Sunday, August 1, 2010

Reading: Designing Multimedia Environments for Children- Computers, Creativity and Kids

By Allison Druin and Cynthia Solomon
  • An overview of the past, present and future trends in multimedia for children
  • Compare the process, results, and impact of different multimedia approaches
  • A framework to develop your own approaches to multimedia
  • Origins of Educational Multimedia Environments: Kids today:When developing multimedia environments for children, we as designers must remember that children are not just short adults. We cannot water down multimedia environments designed for adults and expect them to be valuable environments for children. Young people have their own likes, dislikes curiosities, and needs that are not the same as their adults and parents. They love to draw, use clay, build with blocks, watch videos and play games. Children love repetition, but only when they are in control- Honesty, curiosity, repetition and control.
  • Elementary school math design issues:Elementary school mathematics is an area which is constantly under scrutiny and attack. Since atleast the beginning of the 20th century, educators in the United States have tried to fix things in the math classroom. Yet, it seems the majority of the elementary teachers and students have remained alienated. Societal needs for people who are comfortable in mathematical thinking escalate while the gap widens. The reality and pervasiveness of computers in our lives creates new needs and new opportunities to look at mathematics education reform. As educators, designers of educational material, graphic designers, programmers, parents, teachers, or critics, we need to identify our own biases, learning theories, and educational strategies.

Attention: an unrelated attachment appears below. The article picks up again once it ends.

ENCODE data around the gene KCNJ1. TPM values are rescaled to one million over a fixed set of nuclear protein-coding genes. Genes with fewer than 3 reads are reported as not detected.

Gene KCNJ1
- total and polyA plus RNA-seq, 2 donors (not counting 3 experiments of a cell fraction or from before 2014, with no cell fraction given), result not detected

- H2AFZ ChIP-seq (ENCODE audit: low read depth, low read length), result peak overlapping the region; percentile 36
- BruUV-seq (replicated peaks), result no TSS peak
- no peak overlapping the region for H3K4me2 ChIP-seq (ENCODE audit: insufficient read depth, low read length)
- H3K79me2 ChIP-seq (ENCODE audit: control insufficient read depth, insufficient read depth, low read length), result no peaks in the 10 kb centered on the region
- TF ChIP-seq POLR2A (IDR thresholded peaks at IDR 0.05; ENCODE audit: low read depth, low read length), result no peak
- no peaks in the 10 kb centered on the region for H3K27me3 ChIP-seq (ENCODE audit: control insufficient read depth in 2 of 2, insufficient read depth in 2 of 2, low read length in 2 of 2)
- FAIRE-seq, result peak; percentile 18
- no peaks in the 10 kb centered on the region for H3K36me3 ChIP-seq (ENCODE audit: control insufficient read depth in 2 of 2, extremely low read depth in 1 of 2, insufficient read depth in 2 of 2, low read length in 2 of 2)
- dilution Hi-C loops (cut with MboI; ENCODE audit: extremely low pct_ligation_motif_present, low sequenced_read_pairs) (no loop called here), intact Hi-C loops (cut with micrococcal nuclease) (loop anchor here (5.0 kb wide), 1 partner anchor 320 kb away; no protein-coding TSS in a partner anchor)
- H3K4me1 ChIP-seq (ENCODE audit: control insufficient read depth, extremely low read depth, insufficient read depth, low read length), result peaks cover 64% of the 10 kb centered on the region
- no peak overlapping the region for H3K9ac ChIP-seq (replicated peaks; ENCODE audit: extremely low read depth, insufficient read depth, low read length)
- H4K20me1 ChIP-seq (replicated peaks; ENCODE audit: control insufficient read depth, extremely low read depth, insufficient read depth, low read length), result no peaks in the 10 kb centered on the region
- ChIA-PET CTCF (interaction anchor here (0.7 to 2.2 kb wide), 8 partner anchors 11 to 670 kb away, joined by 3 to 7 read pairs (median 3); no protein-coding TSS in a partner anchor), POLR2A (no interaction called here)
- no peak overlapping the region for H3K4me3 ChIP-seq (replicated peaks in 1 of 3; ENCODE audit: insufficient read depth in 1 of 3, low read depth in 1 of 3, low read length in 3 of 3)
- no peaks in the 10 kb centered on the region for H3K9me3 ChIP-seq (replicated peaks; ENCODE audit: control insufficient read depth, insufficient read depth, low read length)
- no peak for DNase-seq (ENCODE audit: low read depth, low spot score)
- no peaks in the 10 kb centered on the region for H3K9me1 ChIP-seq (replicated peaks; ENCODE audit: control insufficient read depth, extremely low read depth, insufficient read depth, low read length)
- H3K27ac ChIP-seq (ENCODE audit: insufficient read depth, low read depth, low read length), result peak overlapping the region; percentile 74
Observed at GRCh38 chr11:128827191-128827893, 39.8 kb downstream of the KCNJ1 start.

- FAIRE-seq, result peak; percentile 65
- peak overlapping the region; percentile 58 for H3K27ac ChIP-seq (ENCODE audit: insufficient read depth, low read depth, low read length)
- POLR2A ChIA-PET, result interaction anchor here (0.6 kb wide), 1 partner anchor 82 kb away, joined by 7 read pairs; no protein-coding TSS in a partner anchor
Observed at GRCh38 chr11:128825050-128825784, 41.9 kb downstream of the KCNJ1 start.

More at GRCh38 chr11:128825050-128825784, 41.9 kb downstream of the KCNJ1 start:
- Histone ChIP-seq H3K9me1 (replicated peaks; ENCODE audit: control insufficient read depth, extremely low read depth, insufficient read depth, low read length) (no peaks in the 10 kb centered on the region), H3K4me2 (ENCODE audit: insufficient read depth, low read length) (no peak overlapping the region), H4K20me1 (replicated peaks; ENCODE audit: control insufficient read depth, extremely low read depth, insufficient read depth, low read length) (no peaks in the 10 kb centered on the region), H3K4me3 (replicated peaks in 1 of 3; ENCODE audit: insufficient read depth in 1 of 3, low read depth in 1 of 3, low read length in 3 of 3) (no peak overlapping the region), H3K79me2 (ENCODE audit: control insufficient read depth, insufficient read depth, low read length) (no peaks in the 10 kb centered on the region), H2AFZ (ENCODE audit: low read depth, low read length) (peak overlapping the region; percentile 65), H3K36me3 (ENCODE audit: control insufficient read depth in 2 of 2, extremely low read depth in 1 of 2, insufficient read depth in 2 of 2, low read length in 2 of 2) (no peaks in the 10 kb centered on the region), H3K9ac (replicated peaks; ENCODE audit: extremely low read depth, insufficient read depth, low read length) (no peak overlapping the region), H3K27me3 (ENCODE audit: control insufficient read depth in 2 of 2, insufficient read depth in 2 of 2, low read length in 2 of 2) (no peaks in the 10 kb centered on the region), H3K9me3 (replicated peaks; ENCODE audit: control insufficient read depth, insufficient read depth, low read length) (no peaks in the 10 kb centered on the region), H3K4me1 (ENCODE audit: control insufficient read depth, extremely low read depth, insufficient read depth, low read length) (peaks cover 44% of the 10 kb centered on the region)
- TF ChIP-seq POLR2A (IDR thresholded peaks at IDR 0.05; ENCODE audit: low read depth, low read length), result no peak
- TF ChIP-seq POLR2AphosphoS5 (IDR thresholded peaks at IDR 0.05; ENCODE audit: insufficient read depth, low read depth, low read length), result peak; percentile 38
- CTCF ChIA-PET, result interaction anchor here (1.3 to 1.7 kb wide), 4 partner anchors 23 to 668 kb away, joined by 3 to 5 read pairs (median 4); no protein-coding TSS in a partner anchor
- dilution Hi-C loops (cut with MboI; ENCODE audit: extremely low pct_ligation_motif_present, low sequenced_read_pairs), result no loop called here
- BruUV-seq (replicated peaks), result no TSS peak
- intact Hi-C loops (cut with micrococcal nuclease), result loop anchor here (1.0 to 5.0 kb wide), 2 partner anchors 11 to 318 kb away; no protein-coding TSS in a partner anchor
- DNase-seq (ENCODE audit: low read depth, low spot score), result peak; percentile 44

• Extending the curriculum: Math investigations:
    The CCC (Computer Curriculum Corporation) math material first developed at Stanford in the mid-1960s is now part of the SuccessMaker system; it “is a technology-based learning system that helps teaching and administrators meet educational goals. State-of-the-art multimedia-including digitized sound, full-motion video, and animation-provide interactive learning experiences for students at all grade levels” (CCC 1993,2). Math Investigations is a response to the recommendations of the NCTM standards to teach problem-solving in elementary school math. So, CCC obtained the Math Processor, which contains “online math tools and manipulatives” such as dynamically linkable graph, spreadsheet, and chart generators, a geometric construction set with linear and angular measurement tools, and other such tools. Children are given problem-solving situations which require calculations of various sorts.
  • Discovery learning:
    Davis is identified with a pedagogical approach called discovery learning or discovery teaching by which he means “that a teacher might call attention to a problem, but the task of inventing a method for dealing with the problem was left as the responsibility of the student” Discovery learning is one approach that teachers can use to help you build your internal structure and also help you correct this structure when it is wrong.
  • There are three types of multimedia authoring tools: